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GRIFFIN v. SMITH (two cases).
NICHOLS, Justice.
Habeas corpus. Putnam Superior Court. Before Judge Jackson.
Andrew Griffin filed a petition for a writ of habeas corpus in the Putnam Superior Court. A hearing was held on April 29, 1971, and on this same date a notice of appeal in the prisoner's name was titled in the office of the clerk. A judgment remanding the prisoner to custody was rendered on May 27, 1971, and a second notice of appeal was filed on June 24, 1971. Each notice of appeal was transmitted to this court separately and was docketed in this court separately.
1. The first notice of appeal was premature but under the decision in Evans v. Perkins, 225 Ga. 48 (1) (165 SE2d 652), since the second notice of appeal was timely, the appeal will be considered.
2. Under the decision in Cash v. Smith, 226 Ga. 318 (3) (175 SE2d 10), the failure of the trial court to appoint counsel to represent the prisoner in the habeas corpus proceeding was not error.
3. Assuming, but not deciding, that a proper showing was otherwise made so as to require the furnishing of the prisoner a transcript of the original trial, inasmuch as no timely motion for new trial nor any appeal was filed to the conviction of the prisoner in DeKalb Superior Court, the failure to furnish the prisoner with a transcript was not error.
4. The third enumeration of error complains of the admission of evidence on the trial of the case which evidence, if admitted, would not render the conviction void.
5. The fourth enumeration of error complains that the prisoner was denied the right to have more blacks on the jury but the record is silent as to any systematic exclusion of Negroes from the jury and there is no evidence of any objection on the trial of the case. This enumeration of error is without merit. See Wright v. Smith, 226 Ga. 527 (175 SE2d 867).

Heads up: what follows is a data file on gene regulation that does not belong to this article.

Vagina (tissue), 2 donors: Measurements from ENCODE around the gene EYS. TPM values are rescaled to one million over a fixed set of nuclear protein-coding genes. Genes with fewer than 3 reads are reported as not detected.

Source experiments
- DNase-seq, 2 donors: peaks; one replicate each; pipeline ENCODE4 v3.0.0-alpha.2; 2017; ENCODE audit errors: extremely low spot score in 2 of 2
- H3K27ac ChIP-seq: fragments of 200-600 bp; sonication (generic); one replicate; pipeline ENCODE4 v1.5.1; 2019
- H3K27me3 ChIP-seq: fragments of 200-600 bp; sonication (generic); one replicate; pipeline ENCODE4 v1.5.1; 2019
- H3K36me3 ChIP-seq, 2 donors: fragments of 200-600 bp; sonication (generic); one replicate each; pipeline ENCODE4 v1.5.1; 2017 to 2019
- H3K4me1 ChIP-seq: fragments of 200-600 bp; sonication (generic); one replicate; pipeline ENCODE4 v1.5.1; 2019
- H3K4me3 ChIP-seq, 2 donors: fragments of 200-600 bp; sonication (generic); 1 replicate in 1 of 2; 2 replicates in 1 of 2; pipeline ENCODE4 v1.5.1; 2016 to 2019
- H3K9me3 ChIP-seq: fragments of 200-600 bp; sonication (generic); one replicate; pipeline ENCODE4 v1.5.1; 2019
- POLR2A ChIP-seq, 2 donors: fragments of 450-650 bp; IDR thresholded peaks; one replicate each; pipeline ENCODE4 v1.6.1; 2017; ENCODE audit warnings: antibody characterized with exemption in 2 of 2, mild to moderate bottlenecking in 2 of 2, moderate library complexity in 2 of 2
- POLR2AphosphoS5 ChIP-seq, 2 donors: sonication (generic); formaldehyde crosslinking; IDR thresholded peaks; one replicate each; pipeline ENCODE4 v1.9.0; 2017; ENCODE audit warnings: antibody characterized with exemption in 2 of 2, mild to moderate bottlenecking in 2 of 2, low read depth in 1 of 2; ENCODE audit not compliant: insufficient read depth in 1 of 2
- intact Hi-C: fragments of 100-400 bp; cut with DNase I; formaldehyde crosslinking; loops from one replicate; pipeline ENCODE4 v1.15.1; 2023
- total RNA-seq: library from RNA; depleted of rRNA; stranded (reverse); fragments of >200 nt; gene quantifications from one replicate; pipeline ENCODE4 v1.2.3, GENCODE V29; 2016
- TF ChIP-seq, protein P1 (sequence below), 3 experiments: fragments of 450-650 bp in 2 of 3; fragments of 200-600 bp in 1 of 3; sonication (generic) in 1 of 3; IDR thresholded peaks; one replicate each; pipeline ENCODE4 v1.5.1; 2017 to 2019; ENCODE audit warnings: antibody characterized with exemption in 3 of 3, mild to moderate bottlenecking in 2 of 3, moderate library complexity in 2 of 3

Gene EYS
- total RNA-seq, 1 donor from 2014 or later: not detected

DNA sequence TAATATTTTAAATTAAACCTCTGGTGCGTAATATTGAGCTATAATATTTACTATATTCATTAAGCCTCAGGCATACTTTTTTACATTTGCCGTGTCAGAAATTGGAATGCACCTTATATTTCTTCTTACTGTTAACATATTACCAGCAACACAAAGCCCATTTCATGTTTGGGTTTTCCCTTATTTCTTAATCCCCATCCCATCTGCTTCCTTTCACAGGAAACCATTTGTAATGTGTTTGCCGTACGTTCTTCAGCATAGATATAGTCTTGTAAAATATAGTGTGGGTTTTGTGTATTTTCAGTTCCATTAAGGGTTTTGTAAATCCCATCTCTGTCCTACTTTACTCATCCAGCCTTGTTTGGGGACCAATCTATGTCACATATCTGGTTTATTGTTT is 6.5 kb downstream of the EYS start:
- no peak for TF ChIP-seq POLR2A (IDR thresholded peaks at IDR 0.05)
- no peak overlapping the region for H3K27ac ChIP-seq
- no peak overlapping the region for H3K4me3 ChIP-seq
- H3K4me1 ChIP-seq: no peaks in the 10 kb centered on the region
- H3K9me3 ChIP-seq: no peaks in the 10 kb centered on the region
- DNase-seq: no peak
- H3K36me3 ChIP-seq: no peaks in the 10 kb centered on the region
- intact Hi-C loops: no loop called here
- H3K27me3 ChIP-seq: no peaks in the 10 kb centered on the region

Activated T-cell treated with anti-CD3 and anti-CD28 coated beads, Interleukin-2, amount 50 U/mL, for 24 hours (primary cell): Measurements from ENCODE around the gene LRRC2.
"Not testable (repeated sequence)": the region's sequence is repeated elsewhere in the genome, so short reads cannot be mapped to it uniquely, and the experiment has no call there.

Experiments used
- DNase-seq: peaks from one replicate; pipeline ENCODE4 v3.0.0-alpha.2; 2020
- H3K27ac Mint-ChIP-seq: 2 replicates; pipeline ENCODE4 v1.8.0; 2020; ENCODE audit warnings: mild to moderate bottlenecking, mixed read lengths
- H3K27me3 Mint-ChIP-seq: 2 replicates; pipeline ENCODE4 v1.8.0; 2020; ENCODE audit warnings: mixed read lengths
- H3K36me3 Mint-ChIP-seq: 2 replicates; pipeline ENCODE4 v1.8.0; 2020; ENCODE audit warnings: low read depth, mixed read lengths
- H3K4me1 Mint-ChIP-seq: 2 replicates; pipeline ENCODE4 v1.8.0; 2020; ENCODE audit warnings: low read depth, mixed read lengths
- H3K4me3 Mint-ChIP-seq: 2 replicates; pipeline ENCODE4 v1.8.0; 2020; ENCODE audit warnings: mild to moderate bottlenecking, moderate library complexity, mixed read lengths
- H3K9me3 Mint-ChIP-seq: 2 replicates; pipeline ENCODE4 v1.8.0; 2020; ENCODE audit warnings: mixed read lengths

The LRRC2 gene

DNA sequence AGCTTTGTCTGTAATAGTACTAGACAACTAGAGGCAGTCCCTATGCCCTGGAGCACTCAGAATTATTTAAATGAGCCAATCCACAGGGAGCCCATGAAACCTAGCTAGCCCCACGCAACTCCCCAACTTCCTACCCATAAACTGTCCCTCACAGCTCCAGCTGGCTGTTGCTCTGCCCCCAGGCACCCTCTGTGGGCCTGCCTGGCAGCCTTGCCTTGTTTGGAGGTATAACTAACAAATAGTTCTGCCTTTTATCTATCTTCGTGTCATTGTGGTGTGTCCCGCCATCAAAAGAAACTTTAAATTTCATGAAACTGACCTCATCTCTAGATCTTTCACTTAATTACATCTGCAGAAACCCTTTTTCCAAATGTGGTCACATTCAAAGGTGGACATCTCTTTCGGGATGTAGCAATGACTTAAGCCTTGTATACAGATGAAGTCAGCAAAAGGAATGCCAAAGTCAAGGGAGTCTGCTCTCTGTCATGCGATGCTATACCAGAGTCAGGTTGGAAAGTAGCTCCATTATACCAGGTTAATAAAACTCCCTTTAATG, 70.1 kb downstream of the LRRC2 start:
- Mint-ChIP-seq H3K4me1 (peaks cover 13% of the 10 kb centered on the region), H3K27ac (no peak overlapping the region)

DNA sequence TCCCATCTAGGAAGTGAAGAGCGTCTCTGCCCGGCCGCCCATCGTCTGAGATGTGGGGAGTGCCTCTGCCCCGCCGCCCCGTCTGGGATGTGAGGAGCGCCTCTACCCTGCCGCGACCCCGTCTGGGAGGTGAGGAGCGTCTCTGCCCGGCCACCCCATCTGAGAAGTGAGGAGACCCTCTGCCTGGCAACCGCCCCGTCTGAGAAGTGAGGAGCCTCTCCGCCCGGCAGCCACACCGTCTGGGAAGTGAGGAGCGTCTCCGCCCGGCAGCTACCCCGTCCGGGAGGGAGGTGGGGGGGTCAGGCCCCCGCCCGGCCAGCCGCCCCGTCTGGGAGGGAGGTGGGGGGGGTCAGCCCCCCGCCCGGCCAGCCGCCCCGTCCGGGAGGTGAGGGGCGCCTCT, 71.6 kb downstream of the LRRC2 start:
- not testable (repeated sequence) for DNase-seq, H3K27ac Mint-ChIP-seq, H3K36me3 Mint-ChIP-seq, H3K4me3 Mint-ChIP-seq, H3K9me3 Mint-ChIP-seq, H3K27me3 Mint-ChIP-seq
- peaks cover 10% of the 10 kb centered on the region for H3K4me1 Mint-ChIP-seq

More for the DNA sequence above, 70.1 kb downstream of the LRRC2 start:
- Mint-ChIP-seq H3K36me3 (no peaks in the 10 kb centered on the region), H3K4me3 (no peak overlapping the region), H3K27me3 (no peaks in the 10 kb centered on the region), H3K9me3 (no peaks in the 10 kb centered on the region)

6. The sixth enumeration of error complains that the prisoner's arrest was illegal and the eighth enumeration of error complains that he was illegally held in jail without arraignment. Neither of these grounds represents a valid ground of a petition for writ of habeas corpus. See Ballard v. Smith, 225 Ga. 416 (4) (169 SE2d 329).
7. The contention made in the ninth enumeration of error that the prisoner was not legally represented by counsel is completely refuted by the record and is accordingly without merit.
8. "Separate and distinct offenses of a similar nature, and of the same class or species, may properly be joined in separate counts in the same indictment." Pippin v. State, 205 Ga. 316 (2) (53 SE2d 482). Therefore, the contention that the indictment was void on its face because two counts of armed robbery were included in the same indictment is without merit.
9. The remaining enumerations of error relate to matters properly classified as dealing with the sufficiency of the evidence upon the trial which resulted in the prisoner's conviction. The writ of habeas corpus is not an available remedy to review such question. See Bonner v. Smith, 226 Ga. 250 (174 SE2d 438), and citations.
10. The trial court did not err in remanding the prisoner to the custody of the warden.
Arthur K. Bolton, Attorney General, Harold N. Hill, Jr., Executive Assistant Attorney General, Courtney Wilder Stanton, W. Hensell Harris, Jr., Assistant Attorneys General, for appellee.
Andrew Griffin, pro se.
Friday May 22 15:51 EDT

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